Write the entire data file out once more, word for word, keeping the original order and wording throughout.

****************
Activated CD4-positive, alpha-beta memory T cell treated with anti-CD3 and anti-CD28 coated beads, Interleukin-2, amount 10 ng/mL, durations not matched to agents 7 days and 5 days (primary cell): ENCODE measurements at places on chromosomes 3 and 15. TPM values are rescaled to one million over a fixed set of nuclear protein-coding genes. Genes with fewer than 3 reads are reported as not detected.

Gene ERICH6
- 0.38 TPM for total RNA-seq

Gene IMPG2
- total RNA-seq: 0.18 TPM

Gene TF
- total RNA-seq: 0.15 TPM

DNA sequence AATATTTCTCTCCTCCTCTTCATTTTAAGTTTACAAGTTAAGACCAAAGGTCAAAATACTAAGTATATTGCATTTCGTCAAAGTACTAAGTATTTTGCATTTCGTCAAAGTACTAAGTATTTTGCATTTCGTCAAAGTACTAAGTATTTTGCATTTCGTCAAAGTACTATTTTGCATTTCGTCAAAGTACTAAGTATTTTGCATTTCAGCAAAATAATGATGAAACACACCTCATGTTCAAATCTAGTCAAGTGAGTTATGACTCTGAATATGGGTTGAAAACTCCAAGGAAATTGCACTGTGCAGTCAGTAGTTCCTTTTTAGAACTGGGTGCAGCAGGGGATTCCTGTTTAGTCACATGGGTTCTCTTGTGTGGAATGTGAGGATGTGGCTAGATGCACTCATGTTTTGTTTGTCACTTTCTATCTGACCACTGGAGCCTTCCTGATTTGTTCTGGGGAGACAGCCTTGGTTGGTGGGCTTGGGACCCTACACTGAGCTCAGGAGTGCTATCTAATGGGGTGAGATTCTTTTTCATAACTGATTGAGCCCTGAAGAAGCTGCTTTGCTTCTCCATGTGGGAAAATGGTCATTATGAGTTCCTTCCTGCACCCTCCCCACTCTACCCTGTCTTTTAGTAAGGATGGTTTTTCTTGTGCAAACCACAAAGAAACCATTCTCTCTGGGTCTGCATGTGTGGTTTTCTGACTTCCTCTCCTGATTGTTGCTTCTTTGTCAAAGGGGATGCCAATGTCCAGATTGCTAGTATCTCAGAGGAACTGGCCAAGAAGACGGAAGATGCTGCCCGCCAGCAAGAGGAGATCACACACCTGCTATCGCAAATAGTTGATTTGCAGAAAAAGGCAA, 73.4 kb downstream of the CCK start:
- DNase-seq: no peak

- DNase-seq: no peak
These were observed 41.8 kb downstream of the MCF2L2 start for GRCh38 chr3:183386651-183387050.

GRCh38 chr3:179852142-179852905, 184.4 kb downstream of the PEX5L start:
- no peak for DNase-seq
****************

Activated CD4-positive, alpha-beta memory T cell treated with anti-CD3 and anti-CD28 coated beads, Interleukin-2, amount 10 ng/mL, durations not matched to agents 7 days and 5 days (primary cell): ENCODE measurements at places on chromosomes 3 and 15. TPM values are rescaled to one million over a fixed set of nuclear protein-coding genes. Genes with fewer than 3 reads are reported as not detected.

Gene ERICH6
- 0.38 TPM for total RNA-seq

Gene IMPG2
- total RNA-seq: 0.18 TPM

Gene TF
- total RNA-seq: 0.15 TPM

DNA sequence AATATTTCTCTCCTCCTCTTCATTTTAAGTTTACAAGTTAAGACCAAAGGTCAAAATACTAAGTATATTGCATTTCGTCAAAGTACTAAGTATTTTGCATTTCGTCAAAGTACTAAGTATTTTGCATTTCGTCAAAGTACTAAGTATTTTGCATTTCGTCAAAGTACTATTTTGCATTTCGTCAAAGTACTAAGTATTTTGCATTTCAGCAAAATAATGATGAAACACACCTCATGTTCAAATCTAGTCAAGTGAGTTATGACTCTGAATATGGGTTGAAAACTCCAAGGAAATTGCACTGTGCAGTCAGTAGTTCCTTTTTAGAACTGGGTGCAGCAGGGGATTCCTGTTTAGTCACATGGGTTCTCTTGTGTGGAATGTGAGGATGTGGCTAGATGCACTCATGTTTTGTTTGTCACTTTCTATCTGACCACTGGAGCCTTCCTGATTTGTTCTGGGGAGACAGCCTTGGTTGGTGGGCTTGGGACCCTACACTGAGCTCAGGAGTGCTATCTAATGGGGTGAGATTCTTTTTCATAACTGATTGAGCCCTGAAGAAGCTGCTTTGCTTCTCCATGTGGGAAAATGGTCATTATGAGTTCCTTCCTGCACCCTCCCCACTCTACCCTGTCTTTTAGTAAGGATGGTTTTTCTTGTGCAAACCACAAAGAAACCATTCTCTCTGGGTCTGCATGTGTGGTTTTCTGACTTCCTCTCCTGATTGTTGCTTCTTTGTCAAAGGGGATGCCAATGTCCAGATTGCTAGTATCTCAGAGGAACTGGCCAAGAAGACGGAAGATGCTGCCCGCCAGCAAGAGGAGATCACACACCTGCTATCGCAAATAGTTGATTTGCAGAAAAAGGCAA, 73.4 kb downstream of the CCK start:
- DNase-seq: no peak

- DNase-seq: no peak
These were observed 41.8 kb downstream of the MCF2L2 start for GRCh38 chr3:183386651-183387050.

GRCh38 chr3:179852142-179852905, 184.4 kb downstream of the PEX5L start:
- no peak for DNase-seq